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K-12 Outreach Program
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In the Fall 2016, BME HealthReach received funding from Children’s Healthcare of Atlanta 1998 Society.
Published November 2017.
Amana Academy won the STEM Certified School Outreach category at the 2017 STEM Education Awards sponsored by the Technology Association of Georgia and TAG Education Collaborative.
Amana Academy Charter School in Alpharetta recently won the Technology Association of Georgia’s STEM (Science, Technology, Engineering and Math) Education Award for Certified STEM School Outreach. This category recognizes the crucial role that STEM Certified schools play in mentoring other innovative schools that are working towards school certification. Nominees for this award are evaluated based on their outreach efforts supporting other schools and programs. Amana is the first K-8 school in the state of Georgia to achieve STEM Certification, a designation awarded by the state’s Department of Education. There are currently fewer than 60 schools across the state that are STEM Certified, with another 1000 in the application process.
Last year, Amana introduced STEM\\venture Days, a series of events designed to showcase their unique Expeditionary STEM program to both educators and industry innovators. According to a recent study, 56% of young people surveyed said knowing how STEM skills relate to the real world─beyond math and science─would make STEM classes more interesting. In the face of an ongoing STEM talent shortage, many schools are seeking STEM Certification through the Georgia Department of Education in order to give students those real-world STEM experiences, but often need help with navigating the rigorous certification process.
As teachers from Rome City Schools circled up with other participants to debrief the most recent STEM\\venture Day at Amana, their big ‘noticing’ was the large number of purposeful partnerships with businesses, non-profits and expert visitors that are working directly with students on semester-long Learning Expeditions, where students attempt to find solutions to real-world problems by applying the content standards they learn in the classroom. Third grade students were working with the Amphibian Foundation to understand the health of salamanders and toads in adjacent Wills Park while 5th grade students learned how to code on KANO computers donated by the City of Alpharetta; and down the hall, volunteer Georgia Tech students were delivering a lesson to 7th grade students. The immersive STEM\\venture Day experience for educators and innovators that Amana Academy hosts monthly is one of the reasons the school won the STEM Certified School Outreach Award.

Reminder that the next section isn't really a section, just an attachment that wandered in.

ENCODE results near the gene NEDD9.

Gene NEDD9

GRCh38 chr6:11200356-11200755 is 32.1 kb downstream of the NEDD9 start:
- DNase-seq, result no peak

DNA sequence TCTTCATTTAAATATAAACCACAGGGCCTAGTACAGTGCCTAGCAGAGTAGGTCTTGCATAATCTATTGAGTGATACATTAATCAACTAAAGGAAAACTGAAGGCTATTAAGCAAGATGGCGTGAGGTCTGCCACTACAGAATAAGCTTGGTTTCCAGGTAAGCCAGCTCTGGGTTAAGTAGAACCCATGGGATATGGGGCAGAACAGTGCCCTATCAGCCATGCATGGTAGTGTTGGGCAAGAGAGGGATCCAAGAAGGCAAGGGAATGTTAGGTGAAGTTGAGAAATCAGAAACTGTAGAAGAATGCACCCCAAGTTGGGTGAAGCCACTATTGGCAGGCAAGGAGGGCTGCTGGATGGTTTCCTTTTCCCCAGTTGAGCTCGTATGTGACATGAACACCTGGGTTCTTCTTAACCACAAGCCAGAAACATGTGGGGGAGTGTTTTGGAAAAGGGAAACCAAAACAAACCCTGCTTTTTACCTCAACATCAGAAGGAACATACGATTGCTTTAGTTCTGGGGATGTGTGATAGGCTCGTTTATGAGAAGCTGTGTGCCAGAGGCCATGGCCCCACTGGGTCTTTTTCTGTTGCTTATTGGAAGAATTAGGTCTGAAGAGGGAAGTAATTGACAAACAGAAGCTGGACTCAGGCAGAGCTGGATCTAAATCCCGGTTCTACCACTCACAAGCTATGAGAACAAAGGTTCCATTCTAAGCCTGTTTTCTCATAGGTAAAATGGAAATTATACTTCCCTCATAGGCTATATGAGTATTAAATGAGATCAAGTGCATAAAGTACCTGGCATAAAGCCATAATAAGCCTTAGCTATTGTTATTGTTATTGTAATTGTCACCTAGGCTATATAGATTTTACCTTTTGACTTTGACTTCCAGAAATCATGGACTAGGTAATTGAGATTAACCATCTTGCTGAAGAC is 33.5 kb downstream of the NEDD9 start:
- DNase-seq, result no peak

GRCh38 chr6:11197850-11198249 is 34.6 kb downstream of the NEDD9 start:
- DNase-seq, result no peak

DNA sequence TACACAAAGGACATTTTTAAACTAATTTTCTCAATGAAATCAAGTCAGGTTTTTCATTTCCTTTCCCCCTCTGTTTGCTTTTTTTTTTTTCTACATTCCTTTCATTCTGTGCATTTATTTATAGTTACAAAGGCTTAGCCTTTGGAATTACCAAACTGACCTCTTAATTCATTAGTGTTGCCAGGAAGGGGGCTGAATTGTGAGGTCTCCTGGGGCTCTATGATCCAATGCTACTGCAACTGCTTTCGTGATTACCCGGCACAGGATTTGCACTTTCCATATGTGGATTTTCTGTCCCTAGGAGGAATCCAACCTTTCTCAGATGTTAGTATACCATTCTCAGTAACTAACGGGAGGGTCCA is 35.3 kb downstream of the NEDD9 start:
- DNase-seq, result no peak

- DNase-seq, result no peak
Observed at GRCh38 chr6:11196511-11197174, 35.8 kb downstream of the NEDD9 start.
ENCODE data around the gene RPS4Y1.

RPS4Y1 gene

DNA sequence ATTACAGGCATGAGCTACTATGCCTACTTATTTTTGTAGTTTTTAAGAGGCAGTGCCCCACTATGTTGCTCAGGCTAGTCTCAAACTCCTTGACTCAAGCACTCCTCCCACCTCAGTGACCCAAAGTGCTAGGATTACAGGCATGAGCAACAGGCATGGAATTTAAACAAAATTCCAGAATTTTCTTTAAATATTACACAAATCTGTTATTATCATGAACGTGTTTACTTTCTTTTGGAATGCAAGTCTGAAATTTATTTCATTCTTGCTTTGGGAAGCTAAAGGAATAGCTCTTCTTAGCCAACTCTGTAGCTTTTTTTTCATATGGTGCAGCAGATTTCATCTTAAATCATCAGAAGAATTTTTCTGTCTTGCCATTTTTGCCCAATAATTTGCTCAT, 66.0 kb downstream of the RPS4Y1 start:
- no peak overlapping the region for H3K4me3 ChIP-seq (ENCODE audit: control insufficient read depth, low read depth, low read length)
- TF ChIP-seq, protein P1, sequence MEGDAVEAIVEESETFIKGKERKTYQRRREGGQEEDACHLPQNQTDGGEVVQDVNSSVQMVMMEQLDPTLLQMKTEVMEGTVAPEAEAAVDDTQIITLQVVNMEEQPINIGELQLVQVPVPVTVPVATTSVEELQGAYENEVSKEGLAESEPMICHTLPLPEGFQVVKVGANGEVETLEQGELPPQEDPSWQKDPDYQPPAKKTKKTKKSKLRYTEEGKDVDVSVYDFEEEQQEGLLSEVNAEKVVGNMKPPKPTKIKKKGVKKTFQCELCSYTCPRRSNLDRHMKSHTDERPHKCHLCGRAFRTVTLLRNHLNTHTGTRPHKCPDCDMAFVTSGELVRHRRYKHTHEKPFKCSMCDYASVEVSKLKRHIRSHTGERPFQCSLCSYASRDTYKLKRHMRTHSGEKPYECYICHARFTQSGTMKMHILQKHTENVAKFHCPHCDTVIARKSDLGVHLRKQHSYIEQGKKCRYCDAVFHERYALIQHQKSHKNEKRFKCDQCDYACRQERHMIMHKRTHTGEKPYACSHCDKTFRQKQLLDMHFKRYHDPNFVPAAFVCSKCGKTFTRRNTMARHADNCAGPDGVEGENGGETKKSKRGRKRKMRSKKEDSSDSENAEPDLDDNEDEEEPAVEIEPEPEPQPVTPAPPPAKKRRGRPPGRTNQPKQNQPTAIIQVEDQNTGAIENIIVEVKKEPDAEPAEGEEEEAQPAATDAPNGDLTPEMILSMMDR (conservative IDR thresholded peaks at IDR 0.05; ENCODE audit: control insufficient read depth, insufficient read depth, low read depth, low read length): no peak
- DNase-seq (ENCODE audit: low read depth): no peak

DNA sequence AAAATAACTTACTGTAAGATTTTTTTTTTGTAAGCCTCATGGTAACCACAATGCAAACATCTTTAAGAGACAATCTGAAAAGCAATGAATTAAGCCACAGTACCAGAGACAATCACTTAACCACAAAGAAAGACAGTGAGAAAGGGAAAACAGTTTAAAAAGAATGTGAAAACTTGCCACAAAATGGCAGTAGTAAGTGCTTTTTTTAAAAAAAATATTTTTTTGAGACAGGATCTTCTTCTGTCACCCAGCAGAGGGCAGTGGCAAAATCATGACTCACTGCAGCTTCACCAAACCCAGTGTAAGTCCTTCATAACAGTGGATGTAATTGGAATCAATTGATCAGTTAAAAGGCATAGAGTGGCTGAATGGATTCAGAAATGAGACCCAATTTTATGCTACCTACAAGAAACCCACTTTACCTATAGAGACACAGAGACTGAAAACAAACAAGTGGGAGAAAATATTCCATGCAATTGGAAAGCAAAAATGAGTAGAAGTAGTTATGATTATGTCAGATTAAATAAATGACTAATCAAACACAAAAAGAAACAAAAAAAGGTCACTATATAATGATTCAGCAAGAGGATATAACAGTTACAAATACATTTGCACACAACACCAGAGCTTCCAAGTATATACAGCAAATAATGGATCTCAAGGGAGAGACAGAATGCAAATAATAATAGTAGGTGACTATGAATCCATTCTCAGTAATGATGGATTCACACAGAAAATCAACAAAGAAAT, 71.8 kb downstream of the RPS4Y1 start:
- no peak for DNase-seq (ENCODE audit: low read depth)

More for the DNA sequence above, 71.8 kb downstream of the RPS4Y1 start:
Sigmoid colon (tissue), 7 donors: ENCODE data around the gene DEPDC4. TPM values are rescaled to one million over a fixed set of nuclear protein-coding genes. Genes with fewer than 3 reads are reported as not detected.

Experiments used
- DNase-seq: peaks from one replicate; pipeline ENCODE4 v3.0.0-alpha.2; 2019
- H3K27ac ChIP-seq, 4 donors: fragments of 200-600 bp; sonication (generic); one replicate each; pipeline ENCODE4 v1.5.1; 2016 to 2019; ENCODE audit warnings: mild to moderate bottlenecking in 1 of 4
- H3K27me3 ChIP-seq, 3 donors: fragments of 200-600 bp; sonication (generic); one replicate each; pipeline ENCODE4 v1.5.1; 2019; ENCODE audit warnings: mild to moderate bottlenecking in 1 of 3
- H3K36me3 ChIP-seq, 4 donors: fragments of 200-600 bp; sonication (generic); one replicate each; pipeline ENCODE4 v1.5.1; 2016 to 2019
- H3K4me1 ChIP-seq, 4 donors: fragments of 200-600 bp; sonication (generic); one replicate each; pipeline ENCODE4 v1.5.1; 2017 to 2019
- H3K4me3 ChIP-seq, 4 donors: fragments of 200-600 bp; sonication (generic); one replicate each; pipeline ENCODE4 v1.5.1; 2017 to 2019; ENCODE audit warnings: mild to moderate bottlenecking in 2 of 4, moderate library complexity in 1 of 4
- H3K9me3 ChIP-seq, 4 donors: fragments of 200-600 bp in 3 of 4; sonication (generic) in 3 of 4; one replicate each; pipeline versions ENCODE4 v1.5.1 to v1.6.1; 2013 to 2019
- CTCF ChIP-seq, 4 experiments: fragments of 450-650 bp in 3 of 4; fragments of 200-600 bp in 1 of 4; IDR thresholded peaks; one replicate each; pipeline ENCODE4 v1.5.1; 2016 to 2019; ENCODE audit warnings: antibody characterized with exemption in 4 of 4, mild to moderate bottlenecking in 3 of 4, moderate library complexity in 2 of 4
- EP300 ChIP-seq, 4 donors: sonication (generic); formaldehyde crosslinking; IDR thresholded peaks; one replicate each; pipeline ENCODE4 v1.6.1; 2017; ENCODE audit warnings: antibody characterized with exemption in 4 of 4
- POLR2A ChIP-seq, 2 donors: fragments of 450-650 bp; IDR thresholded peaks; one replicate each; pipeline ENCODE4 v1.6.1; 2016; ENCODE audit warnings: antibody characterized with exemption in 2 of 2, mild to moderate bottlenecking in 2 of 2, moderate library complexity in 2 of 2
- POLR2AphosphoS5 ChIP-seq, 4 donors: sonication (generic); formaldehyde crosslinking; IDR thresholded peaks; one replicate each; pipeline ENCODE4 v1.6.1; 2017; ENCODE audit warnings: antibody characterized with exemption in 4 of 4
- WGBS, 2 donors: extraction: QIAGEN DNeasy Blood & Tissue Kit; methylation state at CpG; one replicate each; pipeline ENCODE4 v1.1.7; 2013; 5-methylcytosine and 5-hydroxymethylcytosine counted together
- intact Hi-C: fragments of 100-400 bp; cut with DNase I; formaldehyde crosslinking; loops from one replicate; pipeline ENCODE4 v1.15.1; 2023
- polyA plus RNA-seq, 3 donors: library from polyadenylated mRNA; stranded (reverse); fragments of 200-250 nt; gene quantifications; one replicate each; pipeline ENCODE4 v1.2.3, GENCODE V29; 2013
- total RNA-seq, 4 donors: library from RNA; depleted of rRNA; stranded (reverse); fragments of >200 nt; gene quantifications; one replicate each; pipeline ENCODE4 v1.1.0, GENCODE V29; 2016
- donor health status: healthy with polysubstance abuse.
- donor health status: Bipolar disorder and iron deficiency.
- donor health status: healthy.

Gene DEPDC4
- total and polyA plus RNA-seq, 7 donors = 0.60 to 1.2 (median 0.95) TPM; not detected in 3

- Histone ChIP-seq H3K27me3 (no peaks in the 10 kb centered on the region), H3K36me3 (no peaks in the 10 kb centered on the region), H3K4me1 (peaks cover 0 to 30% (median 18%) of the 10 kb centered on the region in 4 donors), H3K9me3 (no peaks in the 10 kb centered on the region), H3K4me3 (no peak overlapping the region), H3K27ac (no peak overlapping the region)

Rather than viewing STEM education in a vacuum, Amana teachers integrate it in creative ways using Expeditionary Learning core practices, and award winning inquiry-based tools and curricula. Lessons are brought to life through authentic fieldwork and expert visitors who provide students with real-world applications for the content standards they are exposed to in the classroom. Over 50 teachers from 9 different school systems, along with representatives from a variety of innovative fields attended a STEM\\venture Day at Amana last year.